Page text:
A scheme to boost FE teacher recruitment by bringing in unemployed but “highly skilled professionals” is being considered by the Education and Training Foundation.
The foundation published a tender last week for a supplier to identify programmes that help the out-of-work into employment sectors and to see if a similar approach would work for FE.
It comes amid a crisis in teacher recruitment and retention for the sector, acknowledged by the Department for Education in its skills for jobs white paper, which said the sector faced “significant difficulties” in this space.
The foundation’s national head of initial teacher education Howard Pilott said the FE and training sector faces “well-documented challenges” recruiting staff for a “number of technical disciplines”.
Recruiting more teachers a ‘priority’
DfE surveys of college staff, cited in the white paper, show more than half of principals find recruitment difficult and teaching vacancy rates in “crucial” subject areas such as engineering and construction were as high as five per cent.
Filling gaps in teaching staff is a “priority,” Pilott said, adding that the ETF has been working to encourage qualified individuals to consider careers in FE.
It does this through such programmes as Talent to Teach, which encourages final year undergraduate and postgraduate students to consider teaching FE as a career by giving them mini placements covering classroom experience, team meetings and wider college activities.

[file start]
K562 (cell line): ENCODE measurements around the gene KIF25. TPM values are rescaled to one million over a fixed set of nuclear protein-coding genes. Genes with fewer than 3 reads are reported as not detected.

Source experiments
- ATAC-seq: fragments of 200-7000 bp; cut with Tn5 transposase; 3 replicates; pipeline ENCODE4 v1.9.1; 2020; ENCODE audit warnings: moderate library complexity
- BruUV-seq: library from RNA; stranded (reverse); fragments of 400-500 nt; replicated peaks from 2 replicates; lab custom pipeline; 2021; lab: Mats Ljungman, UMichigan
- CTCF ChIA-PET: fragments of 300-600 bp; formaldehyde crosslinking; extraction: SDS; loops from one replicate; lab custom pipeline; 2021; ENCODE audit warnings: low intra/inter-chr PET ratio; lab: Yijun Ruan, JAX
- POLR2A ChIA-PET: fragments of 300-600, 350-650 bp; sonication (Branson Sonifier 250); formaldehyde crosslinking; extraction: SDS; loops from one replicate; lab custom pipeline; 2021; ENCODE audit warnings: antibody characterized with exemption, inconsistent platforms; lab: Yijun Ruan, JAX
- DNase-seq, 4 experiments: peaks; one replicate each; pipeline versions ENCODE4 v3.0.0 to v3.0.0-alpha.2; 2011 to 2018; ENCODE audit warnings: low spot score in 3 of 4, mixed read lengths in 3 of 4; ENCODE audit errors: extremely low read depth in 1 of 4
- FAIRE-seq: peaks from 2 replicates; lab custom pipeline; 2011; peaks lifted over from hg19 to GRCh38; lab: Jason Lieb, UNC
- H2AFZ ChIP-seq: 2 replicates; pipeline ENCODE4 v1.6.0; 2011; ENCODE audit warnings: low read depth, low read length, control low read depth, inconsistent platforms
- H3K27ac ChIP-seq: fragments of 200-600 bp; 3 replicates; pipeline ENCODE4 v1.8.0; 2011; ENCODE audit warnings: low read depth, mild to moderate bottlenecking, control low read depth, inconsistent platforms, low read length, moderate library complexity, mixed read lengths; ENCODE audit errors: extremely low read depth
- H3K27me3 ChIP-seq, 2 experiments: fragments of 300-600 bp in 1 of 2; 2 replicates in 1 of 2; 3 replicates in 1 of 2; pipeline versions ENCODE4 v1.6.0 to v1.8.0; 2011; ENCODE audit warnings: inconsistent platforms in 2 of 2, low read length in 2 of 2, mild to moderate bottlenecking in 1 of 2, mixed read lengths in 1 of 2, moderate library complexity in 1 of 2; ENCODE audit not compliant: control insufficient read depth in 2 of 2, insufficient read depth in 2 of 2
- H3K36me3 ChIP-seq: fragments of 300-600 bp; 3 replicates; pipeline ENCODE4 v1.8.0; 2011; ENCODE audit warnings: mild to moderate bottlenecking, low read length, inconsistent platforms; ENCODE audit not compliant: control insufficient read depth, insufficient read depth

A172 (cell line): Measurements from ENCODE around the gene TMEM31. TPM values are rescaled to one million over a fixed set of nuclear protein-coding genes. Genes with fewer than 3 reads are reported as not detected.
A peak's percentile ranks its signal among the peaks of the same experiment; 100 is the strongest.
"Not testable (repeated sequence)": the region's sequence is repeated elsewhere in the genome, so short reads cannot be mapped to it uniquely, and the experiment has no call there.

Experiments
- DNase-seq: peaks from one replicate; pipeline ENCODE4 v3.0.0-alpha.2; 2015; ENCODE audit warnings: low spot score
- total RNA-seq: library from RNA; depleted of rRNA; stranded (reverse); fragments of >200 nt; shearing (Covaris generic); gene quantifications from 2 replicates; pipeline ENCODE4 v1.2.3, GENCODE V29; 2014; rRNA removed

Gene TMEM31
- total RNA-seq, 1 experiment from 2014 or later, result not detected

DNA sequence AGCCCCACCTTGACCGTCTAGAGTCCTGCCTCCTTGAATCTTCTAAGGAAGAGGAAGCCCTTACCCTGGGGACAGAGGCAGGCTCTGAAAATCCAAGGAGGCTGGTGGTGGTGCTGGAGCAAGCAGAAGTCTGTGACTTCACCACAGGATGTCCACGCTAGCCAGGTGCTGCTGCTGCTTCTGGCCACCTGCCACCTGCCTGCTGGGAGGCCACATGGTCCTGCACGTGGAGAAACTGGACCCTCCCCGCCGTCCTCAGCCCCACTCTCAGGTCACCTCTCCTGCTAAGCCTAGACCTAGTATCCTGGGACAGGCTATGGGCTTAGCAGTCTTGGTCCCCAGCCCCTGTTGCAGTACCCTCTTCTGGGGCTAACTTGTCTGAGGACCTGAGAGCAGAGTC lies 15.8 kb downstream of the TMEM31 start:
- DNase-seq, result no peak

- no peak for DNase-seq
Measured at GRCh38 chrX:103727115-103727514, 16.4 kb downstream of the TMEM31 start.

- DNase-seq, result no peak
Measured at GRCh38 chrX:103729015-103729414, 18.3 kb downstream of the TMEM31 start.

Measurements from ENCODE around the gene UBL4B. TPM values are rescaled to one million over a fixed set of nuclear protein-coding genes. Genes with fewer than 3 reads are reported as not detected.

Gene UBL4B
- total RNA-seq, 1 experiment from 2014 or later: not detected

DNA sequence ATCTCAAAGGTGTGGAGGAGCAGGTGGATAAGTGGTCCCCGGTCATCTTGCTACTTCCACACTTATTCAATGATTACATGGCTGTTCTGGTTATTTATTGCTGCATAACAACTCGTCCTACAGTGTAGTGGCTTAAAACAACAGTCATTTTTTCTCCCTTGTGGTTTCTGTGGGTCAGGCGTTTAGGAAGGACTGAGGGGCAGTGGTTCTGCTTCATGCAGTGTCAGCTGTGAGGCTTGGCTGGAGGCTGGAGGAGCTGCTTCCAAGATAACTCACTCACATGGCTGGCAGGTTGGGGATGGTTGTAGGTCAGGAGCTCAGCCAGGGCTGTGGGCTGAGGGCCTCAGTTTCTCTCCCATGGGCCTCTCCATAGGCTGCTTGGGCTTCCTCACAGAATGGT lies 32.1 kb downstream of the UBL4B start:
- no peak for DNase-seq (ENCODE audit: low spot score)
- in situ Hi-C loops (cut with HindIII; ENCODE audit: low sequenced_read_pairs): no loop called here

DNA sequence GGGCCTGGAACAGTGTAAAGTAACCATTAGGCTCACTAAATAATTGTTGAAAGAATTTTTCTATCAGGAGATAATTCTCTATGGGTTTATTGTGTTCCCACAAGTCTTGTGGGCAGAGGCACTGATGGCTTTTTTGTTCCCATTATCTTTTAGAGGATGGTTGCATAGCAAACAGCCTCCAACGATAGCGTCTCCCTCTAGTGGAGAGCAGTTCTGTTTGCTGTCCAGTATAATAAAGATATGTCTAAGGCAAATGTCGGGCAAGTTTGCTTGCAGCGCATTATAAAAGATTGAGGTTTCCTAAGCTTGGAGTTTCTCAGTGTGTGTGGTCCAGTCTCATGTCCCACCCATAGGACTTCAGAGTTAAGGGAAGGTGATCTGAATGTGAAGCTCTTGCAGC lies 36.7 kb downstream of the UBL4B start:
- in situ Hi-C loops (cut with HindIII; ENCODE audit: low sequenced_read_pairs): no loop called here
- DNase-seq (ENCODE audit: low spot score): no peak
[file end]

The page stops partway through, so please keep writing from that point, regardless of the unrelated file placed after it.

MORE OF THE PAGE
Talent to Teach has been “positively received”, Pilott says, with the foundation reporting 190 individuals completed the placement with 71 per cent saying they would consider a career in FE teaching. Figures on how many took up a teaching career were not available.
“There are many talented individuals out there who have much to offer,” Pilott said, so offering them the chance to explore “how they could put their talents to use in FE through a similar programme has the potential to encourage them into the sector”.
Similar schemes to recruit teachers from other professions have been less successful: the DfE’s offer in 2018 of £40,000 bursaries to armed forces veterans to teach in schools, the so called Troops to Teachers programme, attracted just 22 people.
Pilott stressed there are no confirmed plans for a programme and the tender is only for a scoping exercise, as part of research the foundation is conducting into redundancy-to-work programmes for the DfE.